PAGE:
Airlines' CO2 Bill A 'Drop In The Ocean'

February 16, 2012

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The EU emissions trading scheme will cost airlines EUR€300 million (USD$394 million) this year, "a drop in the ocean" compared to the tens of billions of dollars that carriers are likely to pay for jet fuel, an analyst at Barclays Capital said on Thursday.

Airlines joined the scheme, which covers carbon emissions from European and foreign airlines flying into and from European Union airports, on January 1.

Non-EU governments have lashed out at the scheme because the cost is calculated on the emissions from the point of origin, not just in Europe.

A group of 26 countries including Russia, India, China and the United States plan to meet in Moscow next week to discuss a plan of action, as they insist the EU scheme breaches international law even though the EU's highest court in December ruled otherwise.

Yet non-EU airlines are expected to pay for just a quarter of the total carbon bill, around EUR€75 million, this year, said Trevor Sikorski, an analyst at Barclays Capital.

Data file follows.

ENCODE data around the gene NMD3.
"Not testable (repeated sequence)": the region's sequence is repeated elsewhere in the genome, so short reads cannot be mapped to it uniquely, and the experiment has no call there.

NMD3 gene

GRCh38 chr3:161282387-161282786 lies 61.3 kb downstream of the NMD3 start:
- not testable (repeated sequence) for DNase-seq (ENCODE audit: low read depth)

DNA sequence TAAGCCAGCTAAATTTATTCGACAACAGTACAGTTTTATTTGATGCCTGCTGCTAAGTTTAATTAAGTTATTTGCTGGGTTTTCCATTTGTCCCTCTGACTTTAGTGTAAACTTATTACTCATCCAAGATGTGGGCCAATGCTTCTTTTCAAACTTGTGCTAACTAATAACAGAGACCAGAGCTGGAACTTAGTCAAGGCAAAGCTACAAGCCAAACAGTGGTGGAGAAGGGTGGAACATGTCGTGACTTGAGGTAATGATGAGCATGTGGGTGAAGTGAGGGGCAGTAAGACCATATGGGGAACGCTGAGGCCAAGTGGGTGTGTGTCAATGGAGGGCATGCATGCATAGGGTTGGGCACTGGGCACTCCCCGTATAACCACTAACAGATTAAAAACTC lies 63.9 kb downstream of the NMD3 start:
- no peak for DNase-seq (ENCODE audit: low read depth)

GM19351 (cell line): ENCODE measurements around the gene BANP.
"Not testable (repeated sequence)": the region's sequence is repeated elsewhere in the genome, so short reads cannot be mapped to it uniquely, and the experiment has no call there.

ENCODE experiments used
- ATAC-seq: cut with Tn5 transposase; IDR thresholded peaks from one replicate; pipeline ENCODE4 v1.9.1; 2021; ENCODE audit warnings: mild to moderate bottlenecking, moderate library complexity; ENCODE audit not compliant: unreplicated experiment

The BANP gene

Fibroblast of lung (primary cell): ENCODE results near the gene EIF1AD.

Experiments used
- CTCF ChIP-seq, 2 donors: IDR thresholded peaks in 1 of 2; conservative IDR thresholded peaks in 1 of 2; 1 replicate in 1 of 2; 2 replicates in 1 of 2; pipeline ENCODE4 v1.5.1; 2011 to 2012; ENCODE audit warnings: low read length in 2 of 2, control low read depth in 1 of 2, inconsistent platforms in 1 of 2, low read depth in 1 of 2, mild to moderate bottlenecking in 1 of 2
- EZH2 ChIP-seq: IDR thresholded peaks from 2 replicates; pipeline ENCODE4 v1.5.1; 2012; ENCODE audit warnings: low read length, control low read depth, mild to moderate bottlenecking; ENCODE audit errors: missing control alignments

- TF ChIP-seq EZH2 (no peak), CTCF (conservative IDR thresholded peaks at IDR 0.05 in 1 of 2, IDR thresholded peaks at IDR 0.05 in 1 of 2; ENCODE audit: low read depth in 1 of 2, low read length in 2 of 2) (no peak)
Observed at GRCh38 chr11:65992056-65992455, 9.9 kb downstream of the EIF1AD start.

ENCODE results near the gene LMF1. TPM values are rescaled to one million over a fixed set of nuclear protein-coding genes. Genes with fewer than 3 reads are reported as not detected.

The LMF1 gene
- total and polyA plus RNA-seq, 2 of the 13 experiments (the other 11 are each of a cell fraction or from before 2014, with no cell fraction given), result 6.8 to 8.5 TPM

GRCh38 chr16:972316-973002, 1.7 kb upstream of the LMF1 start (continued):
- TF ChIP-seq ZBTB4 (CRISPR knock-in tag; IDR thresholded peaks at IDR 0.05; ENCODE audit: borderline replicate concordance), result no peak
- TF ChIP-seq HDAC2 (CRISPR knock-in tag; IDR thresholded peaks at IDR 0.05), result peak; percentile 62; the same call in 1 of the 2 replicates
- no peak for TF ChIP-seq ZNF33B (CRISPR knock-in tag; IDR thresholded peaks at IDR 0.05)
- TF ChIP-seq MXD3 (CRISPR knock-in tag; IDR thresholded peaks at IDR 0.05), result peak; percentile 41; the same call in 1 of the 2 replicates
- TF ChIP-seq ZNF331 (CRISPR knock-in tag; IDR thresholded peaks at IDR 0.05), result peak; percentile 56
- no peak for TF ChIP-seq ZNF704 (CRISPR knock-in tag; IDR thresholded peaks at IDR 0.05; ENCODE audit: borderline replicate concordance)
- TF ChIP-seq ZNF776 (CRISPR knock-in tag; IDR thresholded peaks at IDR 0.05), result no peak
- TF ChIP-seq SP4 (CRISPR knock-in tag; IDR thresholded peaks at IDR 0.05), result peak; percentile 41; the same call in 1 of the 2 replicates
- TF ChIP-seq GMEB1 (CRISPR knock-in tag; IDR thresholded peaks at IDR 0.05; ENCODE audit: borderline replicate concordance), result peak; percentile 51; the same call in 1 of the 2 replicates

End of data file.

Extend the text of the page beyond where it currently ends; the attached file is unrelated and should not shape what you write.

"The sums of money are not that big compared to what they are paying for fuel - it is a drop in the ocean of that industry," he said.

Sikorski pointed out that the scheme falls harder on European carriers than it does on non-European carriers, because European airlines have more frequent intra-EU flights.

Under the EU cap-and-trade scheme, 82 percent of allowances will be given for free to aircraft operators and 15 percent will be allocated by auctioning. The remaining 3 percent will be allocated to a special reserve.

EU carbon prices dropped last year as the region's debt crisis cut industrial output and demand for carbon permits, reducing the carbon bill for airlines to less than projected.

Last week, analysts at Point Carbon put carbon pollution bill for airlines at EUR€505 million for this year, half their previous estimate made in September.

"With these costs likely to result in passenger fares going up by little more than 2-3 euros per transatlantic flight, it is really hard to see what all of the fuss is about," Sikorski wrote in a research note.